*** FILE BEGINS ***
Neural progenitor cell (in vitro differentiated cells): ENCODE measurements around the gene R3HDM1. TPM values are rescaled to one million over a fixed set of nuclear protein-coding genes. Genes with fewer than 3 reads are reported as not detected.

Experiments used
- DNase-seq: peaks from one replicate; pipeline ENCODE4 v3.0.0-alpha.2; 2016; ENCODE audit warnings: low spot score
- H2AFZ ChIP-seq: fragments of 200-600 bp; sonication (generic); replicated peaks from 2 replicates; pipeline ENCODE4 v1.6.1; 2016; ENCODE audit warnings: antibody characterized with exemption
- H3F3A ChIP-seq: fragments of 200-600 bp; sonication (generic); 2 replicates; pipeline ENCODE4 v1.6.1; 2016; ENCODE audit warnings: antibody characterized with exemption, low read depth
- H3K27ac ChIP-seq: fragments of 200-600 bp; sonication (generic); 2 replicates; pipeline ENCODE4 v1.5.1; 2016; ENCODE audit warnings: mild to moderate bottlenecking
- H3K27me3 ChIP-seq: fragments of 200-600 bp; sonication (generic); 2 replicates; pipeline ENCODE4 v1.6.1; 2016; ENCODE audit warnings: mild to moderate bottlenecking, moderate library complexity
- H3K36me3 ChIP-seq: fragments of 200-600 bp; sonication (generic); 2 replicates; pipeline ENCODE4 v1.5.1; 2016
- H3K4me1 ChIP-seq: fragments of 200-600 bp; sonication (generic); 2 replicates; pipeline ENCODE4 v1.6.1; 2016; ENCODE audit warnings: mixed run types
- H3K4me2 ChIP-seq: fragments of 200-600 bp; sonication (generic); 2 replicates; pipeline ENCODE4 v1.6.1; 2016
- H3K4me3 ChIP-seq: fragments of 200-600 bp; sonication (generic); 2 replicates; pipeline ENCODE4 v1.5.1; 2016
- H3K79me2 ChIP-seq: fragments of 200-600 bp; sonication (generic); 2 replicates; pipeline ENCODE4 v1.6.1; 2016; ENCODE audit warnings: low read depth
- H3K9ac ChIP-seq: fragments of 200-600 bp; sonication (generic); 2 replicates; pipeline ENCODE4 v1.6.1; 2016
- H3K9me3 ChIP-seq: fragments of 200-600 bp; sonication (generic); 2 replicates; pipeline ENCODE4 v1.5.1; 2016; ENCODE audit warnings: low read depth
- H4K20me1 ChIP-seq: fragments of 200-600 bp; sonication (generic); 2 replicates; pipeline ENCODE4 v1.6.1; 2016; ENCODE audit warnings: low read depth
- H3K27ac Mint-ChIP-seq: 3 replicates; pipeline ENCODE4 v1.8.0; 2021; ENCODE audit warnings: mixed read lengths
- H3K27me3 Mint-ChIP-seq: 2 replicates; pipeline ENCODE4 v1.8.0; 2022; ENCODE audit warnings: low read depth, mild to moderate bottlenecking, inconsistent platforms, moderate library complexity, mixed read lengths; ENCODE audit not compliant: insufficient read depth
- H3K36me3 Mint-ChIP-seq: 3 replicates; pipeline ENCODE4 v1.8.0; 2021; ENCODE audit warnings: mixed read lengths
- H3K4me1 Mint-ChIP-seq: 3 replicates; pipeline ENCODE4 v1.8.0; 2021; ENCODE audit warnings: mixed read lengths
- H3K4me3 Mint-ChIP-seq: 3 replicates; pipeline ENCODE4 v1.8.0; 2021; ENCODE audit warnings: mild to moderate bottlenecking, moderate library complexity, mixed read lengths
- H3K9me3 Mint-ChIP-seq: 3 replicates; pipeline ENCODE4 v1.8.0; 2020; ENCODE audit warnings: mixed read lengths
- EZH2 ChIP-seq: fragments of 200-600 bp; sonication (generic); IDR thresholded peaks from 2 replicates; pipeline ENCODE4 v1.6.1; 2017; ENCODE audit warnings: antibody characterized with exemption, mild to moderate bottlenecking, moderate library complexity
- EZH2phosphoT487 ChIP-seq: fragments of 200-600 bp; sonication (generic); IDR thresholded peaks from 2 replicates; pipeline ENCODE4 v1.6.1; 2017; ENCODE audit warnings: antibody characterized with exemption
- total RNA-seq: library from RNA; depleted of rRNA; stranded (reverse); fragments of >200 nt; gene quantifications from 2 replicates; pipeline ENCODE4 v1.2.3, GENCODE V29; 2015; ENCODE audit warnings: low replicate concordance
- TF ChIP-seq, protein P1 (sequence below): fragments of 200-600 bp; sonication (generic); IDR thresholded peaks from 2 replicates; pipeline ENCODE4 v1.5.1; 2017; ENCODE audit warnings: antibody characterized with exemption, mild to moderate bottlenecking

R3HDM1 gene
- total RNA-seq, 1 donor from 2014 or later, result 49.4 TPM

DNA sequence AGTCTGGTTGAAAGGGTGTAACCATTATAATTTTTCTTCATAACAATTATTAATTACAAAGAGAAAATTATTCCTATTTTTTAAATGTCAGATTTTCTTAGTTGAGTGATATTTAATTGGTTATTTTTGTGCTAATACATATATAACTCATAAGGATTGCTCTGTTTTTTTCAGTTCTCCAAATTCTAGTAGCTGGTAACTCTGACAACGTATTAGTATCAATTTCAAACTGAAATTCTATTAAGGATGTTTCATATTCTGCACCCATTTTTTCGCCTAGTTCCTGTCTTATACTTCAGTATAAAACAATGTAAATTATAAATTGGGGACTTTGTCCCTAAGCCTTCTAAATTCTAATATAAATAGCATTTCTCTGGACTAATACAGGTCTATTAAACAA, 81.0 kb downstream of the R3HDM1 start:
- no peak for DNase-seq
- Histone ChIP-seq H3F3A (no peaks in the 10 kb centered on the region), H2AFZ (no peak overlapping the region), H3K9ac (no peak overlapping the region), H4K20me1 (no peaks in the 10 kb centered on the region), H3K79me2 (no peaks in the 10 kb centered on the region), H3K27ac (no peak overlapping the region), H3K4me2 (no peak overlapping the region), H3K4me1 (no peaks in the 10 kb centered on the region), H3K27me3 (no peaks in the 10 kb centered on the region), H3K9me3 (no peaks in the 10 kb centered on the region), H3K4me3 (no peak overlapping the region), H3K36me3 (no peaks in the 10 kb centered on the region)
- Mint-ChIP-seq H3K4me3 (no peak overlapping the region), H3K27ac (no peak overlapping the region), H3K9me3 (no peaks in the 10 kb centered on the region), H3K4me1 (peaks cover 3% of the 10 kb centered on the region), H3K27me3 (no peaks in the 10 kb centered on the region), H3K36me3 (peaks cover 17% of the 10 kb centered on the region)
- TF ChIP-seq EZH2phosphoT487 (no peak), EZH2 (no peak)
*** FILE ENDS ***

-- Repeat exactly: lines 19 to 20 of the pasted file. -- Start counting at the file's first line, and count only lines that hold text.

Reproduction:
- H3K4me1 Mint-ChIP-seq: 3 replicates; pipeline ENCODE4 v1.8.0; 2021; ENCODE audit warnings: mixed read lengths
- H3K4me3 Mint-ChIP-seq: 3 replicates; pipeline ENCODE4 v1.8.0; 2021; ENCODE audit warnings: mild to moderate bottlenecking, moderate library complexity, mixed read lengths